Page:Sacred Books of the East - Volume 6.djvu/169

From Wikisource
Jump to navigation Jump to search
This page needs to be proofread.
Ⅱ, 270-274.
the chapter of the heifer.

at it[1]; but know that God is rich and to be praised.

The devil promises you poverty and bids you sin, but God promises you pardon from Him and grace, for God both embraces and knows. He bringeth wisdom unto whom He will, and he who is brought wisdom[2] is brought much good ; but none will remember save those endowed with minds.

Whatever expense ye expend, or vow ye vow, God knows it; but the unjust have no helpers. If ye display your almsgiving, then well is it; but if ye hide it and bring it to the poor, then is it better for you, and will expiate for you your evil deeds ; for God of what ye do is well aware.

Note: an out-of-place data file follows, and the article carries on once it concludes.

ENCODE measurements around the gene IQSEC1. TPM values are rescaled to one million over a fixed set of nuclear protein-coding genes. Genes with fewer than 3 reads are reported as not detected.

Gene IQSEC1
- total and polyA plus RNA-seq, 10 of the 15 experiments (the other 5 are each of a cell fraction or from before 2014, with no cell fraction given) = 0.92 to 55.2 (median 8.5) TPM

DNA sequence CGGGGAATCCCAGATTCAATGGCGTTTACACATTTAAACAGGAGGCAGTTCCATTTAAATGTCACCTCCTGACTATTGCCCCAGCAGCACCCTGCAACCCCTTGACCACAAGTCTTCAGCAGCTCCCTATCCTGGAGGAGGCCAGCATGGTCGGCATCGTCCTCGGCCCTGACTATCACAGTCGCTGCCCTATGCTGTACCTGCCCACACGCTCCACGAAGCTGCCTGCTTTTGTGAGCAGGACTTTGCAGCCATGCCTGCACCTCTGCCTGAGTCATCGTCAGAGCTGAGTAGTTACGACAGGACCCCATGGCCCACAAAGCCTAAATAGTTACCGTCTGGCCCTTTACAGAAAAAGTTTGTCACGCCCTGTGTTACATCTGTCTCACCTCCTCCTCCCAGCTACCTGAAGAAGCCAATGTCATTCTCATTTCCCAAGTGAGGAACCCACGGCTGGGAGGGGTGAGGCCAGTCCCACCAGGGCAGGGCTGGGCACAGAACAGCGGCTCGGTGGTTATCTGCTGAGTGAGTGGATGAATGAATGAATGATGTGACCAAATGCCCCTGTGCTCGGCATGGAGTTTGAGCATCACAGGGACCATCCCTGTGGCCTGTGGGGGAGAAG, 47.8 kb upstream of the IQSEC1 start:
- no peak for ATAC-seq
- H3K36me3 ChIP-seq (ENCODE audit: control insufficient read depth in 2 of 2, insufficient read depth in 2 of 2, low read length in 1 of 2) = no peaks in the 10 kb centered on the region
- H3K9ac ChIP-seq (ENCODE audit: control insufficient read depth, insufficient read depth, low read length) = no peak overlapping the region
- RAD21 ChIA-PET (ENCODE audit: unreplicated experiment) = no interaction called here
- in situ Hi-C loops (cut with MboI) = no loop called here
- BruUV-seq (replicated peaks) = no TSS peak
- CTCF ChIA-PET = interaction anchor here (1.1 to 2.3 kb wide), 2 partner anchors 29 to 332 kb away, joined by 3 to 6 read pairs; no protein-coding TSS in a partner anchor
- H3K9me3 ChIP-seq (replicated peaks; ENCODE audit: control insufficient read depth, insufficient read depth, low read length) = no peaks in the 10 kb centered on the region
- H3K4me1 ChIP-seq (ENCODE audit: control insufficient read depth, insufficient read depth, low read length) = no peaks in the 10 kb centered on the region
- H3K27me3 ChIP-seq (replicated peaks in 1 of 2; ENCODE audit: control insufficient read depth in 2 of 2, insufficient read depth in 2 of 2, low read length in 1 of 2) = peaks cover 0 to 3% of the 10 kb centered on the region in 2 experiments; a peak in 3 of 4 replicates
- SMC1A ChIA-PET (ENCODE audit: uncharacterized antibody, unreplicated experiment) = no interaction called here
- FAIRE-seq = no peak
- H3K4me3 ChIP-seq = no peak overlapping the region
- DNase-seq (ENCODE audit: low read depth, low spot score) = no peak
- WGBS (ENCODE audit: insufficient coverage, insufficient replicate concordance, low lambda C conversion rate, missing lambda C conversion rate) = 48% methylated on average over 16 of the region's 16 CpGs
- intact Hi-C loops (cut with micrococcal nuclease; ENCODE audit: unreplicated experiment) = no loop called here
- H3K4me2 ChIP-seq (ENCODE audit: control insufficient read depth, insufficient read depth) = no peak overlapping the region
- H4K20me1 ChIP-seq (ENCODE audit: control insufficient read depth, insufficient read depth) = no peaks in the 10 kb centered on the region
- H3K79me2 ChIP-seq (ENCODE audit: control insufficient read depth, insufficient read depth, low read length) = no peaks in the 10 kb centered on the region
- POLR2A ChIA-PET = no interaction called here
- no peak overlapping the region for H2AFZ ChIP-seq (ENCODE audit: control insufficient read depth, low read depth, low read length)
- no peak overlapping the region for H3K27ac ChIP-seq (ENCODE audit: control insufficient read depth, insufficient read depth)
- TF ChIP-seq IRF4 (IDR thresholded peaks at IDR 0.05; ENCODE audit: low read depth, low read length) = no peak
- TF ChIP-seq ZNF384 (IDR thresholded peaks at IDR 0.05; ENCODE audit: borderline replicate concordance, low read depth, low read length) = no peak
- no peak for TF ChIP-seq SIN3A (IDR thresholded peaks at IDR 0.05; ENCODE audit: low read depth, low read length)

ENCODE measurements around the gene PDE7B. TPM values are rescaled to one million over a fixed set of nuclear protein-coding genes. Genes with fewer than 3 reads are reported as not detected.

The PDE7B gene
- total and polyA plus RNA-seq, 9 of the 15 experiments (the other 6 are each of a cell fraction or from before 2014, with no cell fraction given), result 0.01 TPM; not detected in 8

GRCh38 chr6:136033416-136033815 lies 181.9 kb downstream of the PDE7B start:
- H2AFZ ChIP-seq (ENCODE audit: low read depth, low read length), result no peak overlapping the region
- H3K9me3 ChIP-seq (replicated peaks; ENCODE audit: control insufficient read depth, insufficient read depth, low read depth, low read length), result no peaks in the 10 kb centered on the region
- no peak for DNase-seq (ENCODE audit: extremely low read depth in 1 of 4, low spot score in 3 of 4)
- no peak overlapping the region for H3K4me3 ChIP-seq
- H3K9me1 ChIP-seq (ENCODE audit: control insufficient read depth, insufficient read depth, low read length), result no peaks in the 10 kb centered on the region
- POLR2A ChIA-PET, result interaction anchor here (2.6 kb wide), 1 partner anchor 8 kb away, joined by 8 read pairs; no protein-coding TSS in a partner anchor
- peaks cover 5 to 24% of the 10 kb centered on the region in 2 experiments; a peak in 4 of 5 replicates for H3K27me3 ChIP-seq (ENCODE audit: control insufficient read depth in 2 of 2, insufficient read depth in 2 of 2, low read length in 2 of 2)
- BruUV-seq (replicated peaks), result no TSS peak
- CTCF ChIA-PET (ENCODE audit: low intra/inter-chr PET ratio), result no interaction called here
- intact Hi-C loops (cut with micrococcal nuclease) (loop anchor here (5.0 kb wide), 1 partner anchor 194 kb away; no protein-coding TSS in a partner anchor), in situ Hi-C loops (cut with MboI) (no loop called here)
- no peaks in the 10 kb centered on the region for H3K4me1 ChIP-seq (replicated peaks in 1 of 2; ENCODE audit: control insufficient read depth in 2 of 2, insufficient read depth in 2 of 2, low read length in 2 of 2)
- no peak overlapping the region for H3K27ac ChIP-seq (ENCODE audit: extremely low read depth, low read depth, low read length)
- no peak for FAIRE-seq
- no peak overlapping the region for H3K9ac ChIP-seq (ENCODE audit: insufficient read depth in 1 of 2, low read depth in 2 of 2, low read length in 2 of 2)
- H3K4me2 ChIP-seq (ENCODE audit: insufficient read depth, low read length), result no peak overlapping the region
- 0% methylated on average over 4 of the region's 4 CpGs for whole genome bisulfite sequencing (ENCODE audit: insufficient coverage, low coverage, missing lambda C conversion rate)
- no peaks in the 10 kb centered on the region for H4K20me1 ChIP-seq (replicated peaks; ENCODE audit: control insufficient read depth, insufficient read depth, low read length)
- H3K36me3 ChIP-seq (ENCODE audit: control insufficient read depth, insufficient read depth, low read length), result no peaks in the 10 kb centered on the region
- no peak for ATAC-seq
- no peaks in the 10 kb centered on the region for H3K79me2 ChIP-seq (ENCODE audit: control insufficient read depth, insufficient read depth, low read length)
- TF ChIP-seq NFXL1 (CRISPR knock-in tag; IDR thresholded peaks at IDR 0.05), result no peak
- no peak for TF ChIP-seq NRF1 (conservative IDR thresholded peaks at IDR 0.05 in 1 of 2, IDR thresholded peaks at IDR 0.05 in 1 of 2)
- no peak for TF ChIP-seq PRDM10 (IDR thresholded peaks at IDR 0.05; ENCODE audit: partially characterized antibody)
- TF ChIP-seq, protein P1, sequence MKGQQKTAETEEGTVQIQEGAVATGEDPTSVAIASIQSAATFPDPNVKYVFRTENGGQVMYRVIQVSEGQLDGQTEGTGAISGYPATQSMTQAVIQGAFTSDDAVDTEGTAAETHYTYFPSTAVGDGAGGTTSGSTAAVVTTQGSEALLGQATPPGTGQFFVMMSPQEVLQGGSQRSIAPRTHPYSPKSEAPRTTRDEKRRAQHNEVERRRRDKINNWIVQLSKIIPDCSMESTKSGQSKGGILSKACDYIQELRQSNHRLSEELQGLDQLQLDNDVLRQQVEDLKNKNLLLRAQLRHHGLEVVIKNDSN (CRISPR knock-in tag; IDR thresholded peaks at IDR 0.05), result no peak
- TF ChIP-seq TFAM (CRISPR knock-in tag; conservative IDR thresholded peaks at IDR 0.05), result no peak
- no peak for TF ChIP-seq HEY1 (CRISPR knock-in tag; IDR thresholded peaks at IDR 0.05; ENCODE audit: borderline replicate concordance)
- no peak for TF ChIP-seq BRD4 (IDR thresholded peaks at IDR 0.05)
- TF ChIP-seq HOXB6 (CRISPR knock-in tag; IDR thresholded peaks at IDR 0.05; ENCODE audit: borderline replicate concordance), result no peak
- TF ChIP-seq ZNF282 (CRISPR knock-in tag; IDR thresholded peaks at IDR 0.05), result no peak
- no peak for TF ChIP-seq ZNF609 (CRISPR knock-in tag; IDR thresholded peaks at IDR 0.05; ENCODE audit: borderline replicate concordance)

Thou[3] art not bound to guide them; but God guides whom He will ; and whatever good ye expend it is for yourselves, and do not expend save craving for God’s face.

And what ye expend of good, it shall be repaid you, and ye shall not be wronged, — unto the poor who are straitened in God’s way, and cannot knock about[4] in the earth. The ignorant think them to be rich because of their modesty; you will know them

  1. I. e. by a mutual understanding between seller and buyer.
  2. See note 2, p. 1.
  3. I.e. Mohammed.
  4. I must again remind the reader of the remarks made in the Introduction that the language of the Qurʼân is really rude and rugged, and that although the expressions employed in it are now considered as refined and elegant, it is only because all literary Arabic has been modelled on the style of the Qurʼân. The word which I have ventured to translate by this somewhat inelegant phrase (dharban) means literally, 'to beat or knock about,' and as colloquial English affords an exact equivalent I have not hesitated to use it.